Common DUI Test Gets Legal Test of Its Own in Peoria County Case
Wednesday, October 10, 2007
By Andy Kravetz
Gatehouse News Service
PEORIA – The appeal of a Peoria County drunken driving conviction could determine whether prosecutors can pull a commonly used field sobriety test out of their arsenal at trial.
The Illinois Supreme Court recently found Peoria County Judge Jerelyn Maher improperly allowed the results of a horizontal gaze nystagmus (HGN) test to be used at trial four years ago without first holding a hearing as to whether the test was based on sound science.
The test is based upon the premise that if a person had been drinking, his or her pupils would not follow a pen or a finger smoothly.
The unanimous Sept. 20 decision stopped short of throwing out Joanne McKown’s conviction but sent her case back to Peoria County for a hearing where experts on both sides will testify as to whether the HGN test passes scientific muster.
HGN tests have been used for years and are considered a good indication of whether a person is drunk, but often they are accompanied by other field sobriety results or chemical tests. McKown’s case, however, appeared to use the HGN test almost exclusively to find that she was intoxicated on June 8, 2002, when her car collided with three motorcycles on Maher Road.
A hearing will be scheduled within 90 days, and a judge – either Maher or another one – will decide if the test is “generally accepted as a reliable indicator of alcohol impairment.” Regardless of the decision, the matter goes back to the state Supreme Court, which will have the final say.
The high court’s ruling could settle the dispute once and for all in Illinois.
“I am tickled to death not only for my client, but now we get to try to help all defendants in the state of Illinois,” said McKown’s attorney, Michael Rickgauer. “It is a great feeling from a defense lawyer’s standpoint because we are settling something that makes a difference to hundreds of peoples’ lives each year.”
The attorney said the test’s methodology is subjective because there is no way to quantify the results and it’s based upon a police officer’s observations. McKown, 43, whose hometown is listed as Hanna City according to court records, was convicted of aggravated driving under the influence and aggravated reckless driving at a 2003 bench trial and sentenced to two years in prison.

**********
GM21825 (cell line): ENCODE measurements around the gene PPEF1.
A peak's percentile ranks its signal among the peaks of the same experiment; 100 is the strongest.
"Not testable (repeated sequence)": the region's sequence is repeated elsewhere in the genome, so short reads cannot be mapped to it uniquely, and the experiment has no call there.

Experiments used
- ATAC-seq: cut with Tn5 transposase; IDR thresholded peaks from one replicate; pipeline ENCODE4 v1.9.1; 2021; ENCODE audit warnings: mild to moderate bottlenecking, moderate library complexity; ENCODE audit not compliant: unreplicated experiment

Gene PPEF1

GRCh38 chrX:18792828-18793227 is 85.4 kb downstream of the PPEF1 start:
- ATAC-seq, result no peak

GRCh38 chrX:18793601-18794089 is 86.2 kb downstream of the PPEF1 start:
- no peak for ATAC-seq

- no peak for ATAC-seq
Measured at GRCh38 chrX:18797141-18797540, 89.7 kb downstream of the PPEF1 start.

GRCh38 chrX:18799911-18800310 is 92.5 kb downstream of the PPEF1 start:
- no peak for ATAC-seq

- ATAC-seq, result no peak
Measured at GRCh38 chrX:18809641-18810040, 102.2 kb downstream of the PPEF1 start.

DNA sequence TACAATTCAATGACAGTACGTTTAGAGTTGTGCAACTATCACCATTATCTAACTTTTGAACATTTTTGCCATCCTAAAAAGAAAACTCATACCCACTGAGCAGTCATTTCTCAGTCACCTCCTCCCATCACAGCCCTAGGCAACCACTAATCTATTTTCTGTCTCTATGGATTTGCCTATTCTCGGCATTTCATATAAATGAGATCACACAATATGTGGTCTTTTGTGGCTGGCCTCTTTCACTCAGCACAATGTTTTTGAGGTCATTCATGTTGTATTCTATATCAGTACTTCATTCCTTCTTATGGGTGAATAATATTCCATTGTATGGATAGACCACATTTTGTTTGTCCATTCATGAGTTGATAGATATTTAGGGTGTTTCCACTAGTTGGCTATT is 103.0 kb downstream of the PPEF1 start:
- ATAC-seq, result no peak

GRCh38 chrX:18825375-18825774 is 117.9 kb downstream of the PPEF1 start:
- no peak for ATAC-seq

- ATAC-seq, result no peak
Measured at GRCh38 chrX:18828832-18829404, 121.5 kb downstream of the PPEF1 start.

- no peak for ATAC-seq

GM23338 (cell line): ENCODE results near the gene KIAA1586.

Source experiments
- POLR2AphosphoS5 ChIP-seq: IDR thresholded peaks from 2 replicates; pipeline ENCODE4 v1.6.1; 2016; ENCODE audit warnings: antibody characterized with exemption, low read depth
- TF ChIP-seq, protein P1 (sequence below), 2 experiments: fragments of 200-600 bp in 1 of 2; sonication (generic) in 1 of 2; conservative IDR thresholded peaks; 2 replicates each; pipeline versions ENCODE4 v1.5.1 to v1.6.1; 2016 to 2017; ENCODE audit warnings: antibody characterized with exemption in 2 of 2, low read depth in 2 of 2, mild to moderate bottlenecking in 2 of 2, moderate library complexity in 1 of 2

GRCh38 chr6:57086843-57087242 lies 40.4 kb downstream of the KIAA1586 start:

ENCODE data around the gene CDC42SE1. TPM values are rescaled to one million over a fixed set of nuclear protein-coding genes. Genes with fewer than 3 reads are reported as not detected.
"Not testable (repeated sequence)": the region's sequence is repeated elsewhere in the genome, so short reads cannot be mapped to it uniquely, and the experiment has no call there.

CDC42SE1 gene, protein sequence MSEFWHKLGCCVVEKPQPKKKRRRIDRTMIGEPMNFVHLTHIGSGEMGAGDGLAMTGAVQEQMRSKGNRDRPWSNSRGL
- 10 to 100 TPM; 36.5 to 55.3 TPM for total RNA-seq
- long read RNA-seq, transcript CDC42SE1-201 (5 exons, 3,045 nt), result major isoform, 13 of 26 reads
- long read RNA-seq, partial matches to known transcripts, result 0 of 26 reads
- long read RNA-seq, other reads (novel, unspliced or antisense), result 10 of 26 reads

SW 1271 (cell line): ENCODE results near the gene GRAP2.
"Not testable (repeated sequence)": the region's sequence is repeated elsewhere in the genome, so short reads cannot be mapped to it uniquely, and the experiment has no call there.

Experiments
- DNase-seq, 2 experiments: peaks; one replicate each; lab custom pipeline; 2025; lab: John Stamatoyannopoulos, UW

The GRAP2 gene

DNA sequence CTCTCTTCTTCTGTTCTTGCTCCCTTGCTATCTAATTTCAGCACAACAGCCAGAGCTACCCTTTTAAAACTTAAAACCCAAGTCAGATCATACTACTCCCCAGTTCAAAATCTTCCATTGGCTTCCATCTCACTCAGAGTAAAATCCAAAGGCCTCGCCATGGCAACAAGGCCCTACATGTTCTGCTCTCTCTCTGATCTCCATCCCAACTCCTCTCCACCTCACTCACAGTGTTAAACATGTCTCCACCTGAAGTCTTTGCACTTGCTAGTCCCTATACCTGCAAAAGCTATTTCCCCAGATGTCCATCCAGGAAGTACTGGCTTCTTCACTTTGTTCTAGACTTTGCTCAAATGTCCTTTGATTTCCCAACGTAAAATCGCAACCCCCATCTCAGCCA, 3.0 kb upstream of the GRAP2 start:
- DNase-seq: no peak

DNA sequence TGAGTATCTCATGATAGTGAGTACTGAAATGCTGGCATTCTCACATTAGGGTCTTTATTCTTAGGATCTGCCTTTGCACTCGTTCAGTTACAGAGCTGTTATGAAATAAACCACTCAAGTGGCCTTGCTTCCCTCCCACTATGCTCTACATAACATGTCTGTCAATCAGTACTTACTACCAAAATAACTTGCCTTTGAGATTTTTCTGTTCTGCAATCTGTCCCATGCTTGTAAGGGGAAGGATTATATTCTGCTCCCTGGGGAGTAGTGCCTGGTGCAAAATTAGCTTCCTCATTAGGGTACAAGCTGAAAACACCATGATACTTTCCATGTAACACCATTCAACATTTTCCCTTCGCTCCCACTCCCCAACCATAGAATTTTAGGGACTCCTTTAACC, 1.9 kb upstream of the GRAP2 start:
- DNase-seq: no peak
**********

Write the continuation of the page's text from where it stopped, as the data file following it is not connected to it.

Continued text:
After the incident, a witness testified he smelled beer on her breath. The investigating officer also testified he smelled beer and said he found a half-empty beer can in her car. McKown, who was taken to the hospital after the crash, told him she drank beer earlier that day.
The officer did the HGN test at the hospital not long after the accident, and McKown failed. He did no other field sobriety tests because she had a broken toe. A blood test wasn’t done for several hours because she resisted until she was court ordered to give blood. When it was done, the test showed no alcohol in her system.
The appellate court upheld McKown’s conviction, saying “HGN testing is generally accepted in the scientific community as a reliable indicator of alcohol impairment.”
Yet the Supreme Court disagreed, saying the test differed from others given because the results to the average person were meaningless, whereas the effect of alcohol on a person’s balance was easily understood. Given that, the HGN test was considered scientific and therefore, held to a higher standard.
Steve Oberman of Knoxville, Tenn., chairs the DUI defense committee for the National Association of Criminal Defense Lawyers. A similar decision in Tennessee resulted in prosecutors using the test less frequently. When it is used, prosecutors often have a few more legal loops to jump through to have the results admitted.
“This particular test does require expertise,” he said. “It’s not something that one can just observe.”